Three members of the LulzSec hacking group have pleaded guilty to carrying out cyber-attacks on servers for several high-profile entities, including the CIA, the Pentagon, Sony, Arizona State Police and IT security company HBGary Federal.
At Southwark crown court hearing in London, Ryan Ackroyd, one of the members of LulzSec, short for Lulz Security, pleaded guilty to computer hacking-related charges.
Ackroyd, 26, known in LulzSec as Kayla, the persona of a 16-year-old girl, admitted to being a member of the group acting as a “hacker” to access websites for Sony, 20th Century Fox, the NHS, Nintendo, the Arizona State Police, and News International as part of a campaign between February and September 2011.
There he obtained confidential data and redirected legitimate website visitors to sites hosted by the hackers, prosecutors said.
In June 2012 Ackroyd pleaded not guilty to the same charges.
While confessing to carrying out an unauthorized act to impair
the operation of a computer, contrary to the Criminal Law Act
1977, the hacker still denies a separate allegation of taking
part in 'distributed denial of service attacks' (DDoS) earlier
Prosecutors are not planning to pursue other charges against him.
His fellow hackers Jake Davis, 20, and 18-year-old Mustafa al-Bassam, also admitted guilt. Their charges related to an eight-month period in 2011.
Davis, known by the alias 'Topiary', and Bassam, who used the name "Tflow", confessed conspiring to bring down the websites of the CIA and the Serious Organised Crime Agency (SOCA) in the US along with law enforcement authorities in Britain between February and September in 2011.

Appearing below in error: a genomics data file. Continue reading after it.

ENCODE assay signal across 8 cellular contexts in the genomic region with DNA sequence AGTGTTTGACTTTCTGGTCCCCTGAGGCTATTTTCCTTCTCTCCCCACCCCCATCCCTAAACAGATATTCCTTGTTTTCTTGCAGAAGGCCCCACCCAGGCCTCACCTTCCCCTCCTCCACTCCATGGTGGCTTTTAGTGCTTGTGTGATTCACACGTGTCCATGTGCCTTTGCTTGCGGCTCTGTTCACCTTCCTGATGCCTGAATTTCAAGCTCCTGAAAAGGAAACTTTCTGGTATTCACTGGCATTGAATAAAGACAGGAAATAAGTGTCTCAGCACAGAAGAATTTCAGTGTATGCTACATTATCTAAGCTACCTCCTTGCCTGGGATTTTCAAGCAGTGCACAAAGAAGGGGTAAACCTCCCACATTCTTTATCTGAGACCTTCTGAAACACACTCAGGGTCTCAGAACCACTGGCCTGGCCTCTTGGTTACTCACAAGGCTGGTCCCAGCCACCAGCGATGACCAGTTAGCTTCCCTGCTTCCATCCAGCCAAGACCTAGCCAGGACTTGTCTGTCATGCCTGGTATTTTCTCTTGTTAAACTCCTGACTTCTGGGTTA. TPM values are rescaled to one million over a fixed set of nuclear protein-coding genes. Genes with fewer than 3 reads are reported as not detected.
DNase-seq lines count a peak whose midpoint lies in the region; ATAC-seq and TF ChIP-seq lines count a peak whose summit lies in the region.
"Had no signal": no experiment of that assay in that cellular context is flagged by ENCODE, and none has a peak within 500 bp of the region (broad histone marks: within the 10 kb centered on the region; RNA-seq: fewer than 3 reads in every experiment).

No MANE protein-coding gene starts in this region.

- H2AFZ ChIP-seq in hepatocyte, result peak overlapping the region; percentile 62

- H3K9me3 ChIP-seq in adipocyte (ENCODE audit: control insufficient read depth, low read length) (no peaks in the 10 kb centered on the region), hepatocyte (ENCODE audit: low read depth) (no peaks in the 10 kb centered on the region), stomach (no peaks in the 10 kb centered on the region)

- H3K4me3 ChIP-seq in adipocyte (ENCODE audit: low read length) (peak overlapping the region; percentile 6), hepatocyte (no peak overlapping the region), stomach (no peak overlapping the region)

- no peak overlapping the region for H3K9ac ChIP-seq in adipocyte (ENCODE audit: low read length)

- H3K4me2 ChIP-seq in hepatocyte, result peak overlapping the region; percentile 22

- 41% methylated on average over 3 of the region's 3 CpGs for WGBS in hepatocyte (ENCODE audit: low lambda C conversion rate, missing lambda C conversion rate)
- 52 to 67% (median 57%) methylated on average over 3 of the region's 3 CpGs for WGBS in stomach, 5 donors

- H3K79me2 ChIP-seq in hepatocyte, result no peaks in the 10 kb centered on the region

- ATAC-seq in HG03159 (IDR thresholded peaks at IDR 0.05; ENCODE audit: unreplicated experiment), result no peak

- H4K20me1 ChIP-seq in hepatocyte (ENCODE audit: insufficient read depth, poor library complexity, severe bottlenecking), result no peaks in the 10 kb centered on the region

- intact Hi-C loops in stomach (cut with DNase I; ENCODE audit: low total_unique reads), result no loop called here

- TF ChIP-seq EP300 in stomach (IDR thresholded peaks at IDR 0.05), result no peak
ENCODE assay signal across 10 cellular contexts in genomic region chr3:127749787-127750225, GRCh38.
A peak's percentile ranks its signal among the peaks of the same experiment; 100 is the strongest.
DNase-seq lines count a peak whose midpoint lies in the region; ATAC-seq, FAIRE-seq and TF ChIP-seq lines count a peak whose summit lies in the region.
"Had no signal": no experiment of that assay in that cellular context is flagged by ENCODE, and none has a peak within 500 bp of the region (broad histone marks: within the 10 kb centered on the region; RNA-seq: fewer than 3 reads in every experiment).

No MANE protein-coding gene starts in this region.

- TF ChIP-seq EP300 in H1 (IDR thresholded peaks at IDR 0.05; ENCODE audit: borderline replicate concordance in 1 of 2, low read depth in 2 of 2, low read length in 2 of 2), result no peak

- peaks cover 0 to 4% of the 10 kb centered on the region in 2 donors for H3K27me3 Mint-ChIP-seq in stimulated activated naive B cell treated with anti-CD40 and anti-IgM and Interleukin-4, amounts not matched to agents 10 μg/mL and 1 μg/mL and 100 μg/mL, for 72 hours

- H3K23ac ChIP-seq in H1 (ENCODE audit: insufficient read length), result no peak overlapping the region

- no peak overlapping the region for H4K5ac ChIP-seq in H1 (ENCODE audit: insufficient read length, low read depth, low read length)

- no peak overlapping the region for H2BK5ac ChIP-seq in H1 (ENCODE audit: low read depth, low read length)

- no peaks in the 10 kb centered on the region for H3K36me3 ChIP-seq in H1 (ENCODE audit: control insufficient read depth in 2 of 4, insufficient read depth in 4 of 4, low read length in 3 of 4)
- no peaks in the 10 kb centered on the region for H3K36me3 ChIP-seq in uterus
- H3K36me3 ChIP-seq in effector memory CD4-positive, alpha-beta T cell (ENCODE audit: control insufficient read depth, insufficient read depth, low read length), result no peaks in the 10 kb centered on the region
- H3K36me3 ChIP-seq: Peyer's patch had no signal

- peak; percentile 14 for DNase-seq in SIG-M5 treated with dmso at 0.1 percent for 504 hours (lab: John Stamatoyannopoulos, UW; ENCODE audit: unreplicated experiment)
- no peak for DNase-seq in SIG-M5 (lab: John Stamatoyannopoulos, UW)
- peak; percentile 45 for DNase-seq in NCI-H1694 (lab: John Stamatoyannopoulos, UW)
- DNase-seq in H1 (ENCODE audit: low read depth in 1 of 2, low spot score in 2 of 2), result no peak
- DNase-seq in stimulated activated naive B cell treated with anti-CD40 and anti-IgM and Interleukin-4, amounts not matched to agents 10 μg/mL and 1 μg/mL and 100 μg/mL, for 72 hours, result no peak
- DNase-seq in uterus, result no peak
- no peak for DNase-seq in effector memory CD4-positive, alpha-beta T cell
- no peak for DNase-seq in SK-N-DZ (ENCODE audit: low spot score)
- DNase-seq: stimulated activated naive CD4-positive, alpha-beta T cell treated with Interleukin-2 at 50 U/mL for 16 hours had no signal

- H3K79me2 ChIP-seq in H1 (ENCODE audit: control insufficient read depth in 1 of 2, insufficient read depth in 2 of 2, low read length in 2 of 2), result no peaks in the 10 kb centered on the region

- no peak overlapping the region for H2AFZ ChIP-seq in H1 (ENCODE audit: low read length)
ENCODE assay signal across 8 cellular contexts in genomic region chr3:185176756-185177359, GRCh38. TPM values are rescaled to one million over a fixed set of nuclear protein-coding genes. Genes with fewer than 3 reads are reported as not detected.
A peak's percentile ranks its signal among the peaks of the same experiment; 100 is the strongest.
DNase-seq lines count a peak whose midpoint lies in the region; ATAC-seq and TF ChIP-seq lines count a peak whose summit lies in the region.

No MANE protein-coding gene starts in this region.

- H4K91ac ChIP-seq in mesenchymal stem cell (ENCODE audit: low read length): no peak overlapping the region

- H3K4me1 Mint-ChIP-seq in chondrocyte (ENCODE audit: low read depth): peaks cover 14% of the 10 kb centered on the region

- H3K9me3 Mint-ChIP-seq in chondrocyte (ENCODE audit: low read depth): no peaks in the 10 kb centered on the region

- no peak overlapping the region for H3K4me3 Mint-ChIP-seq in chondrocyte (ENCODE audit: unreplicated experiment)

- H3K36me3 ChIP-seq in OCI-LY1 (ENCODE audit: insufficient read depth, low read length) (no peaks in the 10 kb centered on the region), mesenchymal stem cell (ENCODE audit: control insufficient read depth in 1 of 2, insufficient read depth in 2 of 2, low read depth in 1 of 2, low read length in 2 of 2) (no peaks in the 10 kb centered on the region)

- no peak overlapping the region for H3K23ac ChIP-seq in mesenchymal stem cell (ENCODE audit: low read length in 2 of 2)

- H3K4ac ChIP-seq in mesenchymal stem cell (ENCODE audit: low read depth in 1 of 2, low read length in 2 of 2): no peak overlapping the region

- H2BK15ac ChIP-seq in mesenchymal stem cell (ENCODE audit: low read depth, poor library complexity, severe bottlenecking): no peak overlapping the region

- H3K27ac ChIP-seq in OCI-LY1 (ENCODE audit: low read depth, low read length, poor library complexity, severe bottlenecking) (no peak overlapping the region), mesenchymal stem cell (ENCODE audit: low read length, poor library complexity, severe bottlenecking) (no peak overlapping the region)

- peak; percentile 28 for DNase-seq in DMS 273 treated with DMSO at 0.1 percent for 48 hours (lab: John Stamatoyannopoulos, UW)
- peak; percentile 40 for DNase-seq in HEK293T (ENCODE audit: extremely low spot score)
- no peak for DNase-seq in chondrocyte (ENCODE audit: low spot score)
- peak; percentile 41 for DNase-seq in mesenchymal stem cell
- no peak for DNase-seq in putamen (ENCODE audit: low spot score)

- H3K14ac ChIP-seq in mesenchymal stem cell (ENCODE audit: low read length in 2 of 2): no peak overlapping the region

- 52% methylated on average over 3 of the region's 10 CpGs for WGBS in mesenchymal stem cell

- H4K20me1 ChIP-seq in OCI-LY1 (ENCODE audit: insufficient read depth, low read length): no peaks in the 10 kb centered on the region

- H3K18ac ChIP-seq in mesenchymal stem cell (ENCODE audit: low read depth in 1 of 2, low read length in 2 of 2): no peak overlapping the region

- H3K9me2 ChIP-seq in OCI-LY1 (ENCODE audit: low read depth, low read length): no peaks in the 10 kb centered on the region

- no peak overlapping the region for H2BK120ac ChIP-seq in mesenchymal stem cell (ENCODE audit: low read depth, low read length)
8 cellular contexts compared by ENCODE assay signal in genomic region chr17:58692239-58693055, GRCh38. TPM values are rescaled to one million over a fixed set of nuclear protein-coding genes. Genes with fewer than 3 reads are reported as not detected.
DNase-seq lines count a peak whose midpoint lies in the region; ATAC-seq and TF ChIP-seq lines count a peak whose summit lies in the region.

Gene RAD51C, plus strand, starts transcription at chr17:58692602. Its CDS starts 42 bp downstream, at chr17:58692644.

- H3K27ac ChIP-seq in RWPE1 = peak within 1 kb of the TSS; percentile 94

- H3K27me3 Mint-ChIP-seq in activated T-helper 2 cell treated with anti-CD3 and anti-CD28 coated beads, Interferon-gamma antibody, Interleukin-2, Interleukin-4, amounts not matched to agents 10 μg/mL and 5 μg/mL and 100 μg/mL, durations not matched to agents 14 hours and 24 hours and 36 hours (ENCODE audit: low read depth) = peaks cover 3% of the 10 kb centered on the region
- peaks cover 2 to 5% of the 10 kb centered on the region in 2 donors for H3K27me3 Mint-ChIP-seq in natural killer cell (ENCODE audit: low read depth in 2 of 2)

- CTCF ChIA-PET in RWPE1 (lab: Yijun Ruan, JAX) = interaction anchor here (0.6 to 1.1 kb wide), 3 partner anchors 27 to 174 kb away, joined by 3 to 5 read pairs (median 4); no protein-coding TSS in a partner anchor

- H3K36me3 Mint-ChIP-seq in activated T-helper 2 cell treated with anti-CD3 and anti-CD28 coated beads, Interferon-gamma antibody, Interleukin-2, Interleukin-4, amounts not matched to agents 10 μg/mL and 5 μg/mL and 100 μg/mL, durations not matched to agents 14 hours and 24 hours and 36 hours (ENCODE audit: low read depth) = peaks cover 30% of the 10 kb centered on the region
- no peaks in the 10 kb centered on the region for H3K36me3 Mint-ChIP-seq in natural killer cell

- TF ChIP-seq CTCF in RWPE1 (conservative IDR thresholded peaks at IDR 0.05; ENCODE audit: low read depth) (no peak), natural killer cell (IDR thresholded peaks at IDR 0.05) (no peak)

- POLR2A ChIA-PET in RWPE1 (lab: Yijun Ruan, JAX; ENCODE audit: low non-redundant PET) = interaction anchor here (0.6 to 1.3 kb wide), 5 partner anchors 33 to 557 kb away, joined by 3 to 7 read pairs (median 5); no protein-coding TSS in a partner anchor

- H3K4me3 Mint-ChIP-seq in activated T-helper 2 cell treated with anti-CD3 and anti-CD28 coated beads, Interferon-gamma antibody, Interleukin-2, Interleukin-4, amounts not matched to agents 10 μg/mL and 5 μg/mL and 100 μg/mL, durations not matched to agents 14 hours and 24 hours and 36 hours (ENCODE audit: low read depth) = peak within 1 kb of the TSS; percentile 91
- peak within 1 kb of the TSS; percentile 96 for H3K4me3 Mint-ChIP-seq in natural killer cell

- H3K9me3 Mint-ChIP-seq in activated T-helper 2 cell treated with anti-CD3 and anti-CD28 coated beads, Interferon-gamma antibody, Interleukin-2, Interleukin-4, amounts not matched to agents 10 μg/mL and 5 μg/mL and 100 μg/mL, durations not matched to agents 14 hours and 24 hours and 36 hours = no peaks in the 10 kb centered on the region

They also pleaded guilty to attempting to break into computers run by the NHS, media giants Sony, 20th Century Fox and News International.
All the three hacker are to be sentenced on May 14 along with a fourth hacker, Ryan Cleary, a 21-year-old from Wickford in Essex, who earlier pleaded guilty to six connected charges.
Ackroyd, Davis and Bassam were arrested during the summer of 2011 after the group's apparent leader, Hector Monsegur – known online as "Sabu" – was caught by the FBI and persuaded to turn informant.
The group, an offshoot of the Anonymous hacktivists, made headlines as they coordinated high profile attacks against some of the world’s biggest companies and intelligence agencies in 2011.
To carry out the attacks the group used a system, which allowed them to infect and, thus, take control of other people’s computers, called a botnet.
Lulz is internet slang that can be interpreted as “laughs”, “humor” or “amusement”, and Sec refers to “security”.